To truly benefit by selling gold or buying gold at the correct prices, it’s essential to be ahead of the curve or predict gold price movements with some level of accuracy.
Unfortunately, ascertaining the right time to buy or sell gold is not that easy since there are no real signs or insights on the movements in gold and silver prices, unlike stocks. A company’s business tactics, performance, etc., provide some clue about whether its shares will go up or down.
If buying gold through stocks, such as the shares of a gold mining firm, ascertaining when to buy more shares of the company or sell the ones you already own could be relatively straightforward, provided you are up to date with what’s happening. Predicting gold stock’s price movements will be challenging if you’re not in line with the market’s trends and activities.
As far as predicting physical gold prices is concerned, there are certain things you could do to guestimate value. Again, the name of the game is staying on top of the trends and headlines. Read the news and look out for important announcements from banks, governments, Wall Street, etc.
Negative political and economic messages on currency, stocks, credit, property, etc., denote unrest and a likely rise in gold prices. It’s a rule of thumb that gold and silver prices go up when the financial market is underperforming or going through a slump. The period is perhaps the right time to buy gold or not sell any of your gold assets.
Pandemic-like scenarios also drive gold prices. Gold prices reaching a new milestone during such periods is not unheard of. Gold enters new trading territories during testing times, causing gold demand and its costs to go up and remain above a certain threshold even after the economy is back on track and unemployment rates have come down.
Monitor Gold Prices
Besides the above, also keep a close watch on the current gold price. Gold prices tend to move every few minutes. A 3 to 5% fall in the price of gold within 24 hours is not rare. Therefore, paying attention to the price movements would help you zero in on the right moment to purchase or sell gold for the best price.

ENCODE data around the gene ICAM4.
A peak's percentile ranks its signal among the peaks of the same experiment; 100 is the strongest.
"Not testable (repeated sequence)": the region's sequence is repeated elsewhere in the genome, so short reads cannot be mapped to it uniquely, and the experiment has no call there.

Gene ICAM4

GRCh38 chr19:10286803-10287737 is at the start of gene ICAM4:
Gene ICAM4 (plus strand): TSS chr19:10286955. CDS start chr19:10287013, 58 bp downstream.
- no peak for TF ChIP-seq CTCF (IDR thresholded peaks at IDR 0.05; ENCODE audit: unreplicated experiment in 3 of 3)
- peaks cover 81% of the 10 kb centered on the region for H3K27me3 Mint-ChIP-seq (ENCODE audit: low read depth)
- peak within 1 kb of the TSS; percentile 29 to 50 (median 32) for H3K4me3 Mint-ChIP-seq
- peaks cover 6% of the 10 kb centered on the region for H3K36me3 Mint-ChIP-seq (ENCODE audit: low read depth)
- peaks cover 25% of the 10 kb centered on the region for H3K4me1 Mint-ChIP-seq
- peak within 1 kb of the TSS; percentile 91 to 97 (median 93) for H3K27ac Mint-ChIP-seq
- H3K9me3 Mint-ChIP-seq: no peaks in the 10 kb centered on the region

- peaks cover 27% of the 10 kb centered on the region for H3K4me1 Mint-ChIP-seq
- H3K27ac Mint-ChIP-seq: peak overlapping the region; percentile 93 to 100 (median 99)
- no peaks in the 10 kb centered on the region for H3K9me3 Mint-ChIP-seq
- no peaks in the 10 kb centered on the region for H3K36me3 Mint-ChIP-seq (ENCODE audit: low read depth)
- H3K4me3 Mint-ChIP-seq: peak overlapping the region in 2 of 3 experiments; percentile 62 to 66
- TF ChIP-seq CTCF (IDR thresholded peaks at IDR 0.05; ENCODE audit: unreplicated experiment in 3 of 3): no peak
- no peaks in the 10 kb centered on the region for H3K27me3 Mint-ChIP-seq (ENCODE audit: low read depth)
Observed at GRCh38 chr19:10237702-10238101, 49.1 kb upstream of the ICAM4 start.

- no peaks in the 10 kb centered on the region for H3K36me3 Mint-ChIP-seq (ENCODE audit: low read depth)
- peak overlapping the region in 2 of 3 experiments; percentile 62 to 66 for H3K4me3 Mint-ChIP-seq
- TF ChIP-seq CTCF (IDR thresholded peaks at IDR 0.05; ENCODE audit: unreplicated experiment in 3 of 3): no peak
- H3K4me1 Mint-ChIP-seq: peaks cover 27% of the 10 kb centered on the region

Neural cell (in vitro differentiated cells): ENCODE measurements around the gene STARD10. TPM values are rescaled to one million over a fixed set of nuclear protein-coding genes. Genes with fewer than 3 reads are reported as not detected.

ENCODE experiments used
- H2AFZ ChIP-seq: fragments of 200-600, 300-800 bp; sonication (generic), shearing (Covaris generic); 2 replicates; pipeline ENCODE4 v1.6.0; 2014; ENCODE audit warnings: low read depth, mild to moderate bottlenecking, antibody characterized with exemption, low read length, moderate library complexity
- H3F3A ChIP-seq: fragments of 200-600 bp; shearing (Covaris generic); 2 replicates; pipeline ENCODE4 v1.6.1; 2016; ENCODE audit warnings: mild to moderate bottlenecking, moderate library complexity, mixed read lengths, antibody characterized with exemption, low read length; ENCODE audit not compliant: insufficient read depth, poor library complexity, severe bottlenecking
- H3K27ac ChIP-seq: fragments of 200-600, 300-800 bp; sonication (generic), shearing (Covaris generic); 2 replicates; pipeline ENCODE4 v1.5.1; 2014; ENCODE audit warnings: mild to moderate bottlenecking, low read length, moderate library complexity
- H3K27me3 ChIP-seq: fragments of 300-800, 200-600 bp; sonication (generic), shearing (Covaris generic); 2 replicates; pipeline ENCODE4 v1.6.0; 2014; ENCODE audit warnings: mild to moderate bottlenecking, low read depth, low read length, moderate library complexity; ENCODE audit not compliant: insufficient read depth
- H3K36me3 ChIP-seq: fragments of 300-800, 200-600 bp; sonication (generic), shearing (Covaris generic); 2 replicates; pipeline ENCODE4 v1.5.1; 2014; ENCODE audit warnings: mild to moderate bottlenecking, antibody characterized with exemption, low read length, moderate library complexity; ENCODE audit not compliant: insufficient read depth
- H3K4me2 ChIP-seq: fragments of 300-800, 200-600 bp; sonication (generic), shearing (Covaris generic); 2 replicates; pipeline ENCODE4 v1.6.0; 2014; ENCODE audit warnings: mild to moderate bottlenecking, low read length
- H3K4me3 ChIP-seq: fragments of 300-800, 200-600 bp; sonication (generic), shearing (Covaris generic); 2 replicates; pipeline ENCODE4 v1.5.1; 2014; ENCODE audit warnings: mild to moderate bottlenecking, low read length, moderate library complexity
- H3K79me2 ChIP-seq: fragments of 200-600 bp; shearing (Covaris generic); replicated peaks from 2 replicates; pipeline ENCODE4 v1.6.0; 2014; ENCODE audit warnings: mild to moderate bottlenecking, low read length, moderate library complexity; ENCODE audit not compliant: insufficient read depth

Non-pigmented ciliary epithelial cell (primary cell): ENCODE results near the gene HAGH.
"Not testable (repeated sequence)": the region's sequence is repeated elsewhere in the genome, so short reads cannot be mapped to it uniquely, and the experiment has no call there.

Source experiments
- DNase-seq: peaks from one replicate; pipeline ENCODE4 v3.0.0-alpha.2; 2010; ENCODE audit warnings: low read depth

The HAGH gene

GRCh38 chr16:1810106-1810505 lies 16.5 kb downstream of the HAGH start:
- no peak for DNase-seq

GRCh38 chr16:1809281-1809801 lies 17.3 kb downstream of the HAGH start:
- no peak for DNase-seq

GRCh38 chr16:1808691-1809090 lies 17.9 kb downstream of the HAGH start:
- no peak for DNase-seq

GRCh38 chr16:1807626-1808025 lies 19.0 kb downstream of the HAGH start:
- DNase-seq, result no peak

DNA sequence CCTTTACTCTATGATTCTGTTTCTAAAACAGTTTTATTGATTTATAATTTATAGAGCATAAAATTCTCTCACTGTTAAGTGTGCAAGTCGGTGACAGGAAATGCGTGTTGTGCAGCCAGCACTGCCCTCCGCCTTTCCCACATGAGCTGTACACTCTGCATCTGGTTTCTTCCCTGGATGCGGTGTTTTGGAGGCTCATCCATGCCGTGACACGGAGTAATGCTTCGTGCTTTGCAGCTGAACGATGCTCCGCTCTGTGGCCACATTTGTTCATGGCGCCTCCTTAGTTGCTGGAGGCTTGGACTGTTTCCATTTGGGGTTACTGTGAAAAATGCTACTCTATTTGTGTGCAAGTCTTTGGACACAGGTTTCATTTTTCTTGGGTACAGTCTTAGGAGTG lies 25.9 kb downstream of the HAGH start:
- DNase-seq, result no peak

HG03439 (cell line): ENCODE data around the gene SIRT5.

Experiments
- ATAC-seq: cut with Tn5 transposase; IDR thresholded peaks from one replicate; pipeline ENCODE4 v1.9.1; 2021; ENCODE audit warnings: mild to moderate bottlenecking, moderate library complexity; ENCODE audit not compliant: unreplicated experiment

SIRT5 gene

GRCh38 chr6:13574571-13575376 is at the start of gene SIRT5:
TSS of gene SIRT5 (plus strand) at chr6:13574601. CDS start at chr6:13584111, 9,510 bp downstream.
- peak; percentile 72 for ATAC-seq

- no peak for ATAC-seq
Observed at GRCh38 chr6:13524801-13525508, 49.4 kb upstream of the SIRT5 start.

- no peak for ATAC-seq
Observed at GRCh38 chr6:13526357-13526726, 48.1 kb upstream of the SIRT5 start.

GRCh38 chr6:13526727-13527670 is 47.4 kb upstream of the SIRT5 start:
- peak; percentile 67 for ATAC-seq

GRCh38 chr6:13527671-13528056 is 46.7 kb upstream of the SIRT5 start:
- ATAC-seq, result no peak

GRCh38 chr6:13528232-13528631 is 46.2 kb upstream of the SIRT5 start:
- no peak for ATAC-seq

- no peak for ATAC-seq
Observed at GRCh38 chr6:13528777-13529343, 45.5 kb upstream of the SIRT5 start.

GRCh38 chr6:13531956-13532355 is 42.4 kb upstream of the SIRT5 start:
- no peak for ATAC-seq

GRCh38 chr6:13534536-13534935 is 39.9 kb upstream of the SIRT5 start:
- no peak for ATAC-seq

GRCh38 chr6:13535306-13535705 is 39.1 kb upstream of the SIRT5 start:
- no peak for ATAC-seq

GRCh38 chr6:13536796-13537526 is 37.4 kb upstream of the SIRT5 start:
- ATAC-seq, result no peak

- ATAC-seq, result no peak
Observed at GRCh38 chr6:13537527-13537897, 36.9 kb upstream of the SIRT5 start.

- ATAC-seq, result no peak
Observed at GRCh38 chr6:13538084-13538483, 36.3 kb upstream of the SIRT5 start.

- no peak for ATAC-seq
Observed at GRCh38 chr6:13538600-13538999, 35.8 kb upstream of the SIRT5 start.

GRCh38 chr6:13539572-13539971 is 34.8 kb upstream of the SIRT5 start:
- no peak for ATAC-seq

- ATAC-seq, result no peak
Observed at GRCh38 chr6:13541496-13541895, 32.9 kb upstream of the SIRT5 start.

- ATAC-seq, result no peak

You need not be glued to your computer or smartphone monitoring gold prices. If you are not a gold trader or have a day job, round-the-clock monitoring will not be feasible. But if you’ve been reading economy news, you would be able to tell when the rates are likely to waver more. You could spend more time watching the prices then.
Read more: Gold Price Fluctuation
While there are economic scenarios during which selling or buying gold would seem advisable, it’s generally recommended to hold on to your gold coins and gold jewelry for as long as you possibly can. Gold is a precious commodity. You must stay invested in it for long and preferably pass it on to the next generation.
But if buying or selling gold is something you’re looking at keenly, it’s recommended you do not do it hastily and understand the market better. If assessing the gold industry is something you’re not down for, gold may not be the ideal investment for you. Look to the forex market and other investments or other asset classes instead.
If you’re buying gold to save for retirement, procure gold through a gold IRA. A precious metals IRA lets you bundle your gold investments with other precious metals, such as silver bullion, platinum, etc. Click on the respective links to learn more about them.
Do prices of other precious metals sync with gold prices?
The price movements mentioned above are not unique to gold. The demand and value of other precious metals also observe similar trends.
For example, silver price goes up significantly during the latter part of the year compared to the beginning. However, when compared to gold, silver rallies a bit more strongly during February and the other months during the first half of the year.
Should you be wary of the time of the year when buying gold?
Even though specific months or periods of the year are ideal to buy gold, you need not adopt a meticulous approach or strategy to buy gold, silver, or any other precious metal.
If you have the funds and want to buy gold and stay put in it for long, go ahead. There is no right or good time for gold buyers with a long-term outlook. Only people with a short-term view need to be particularly wary.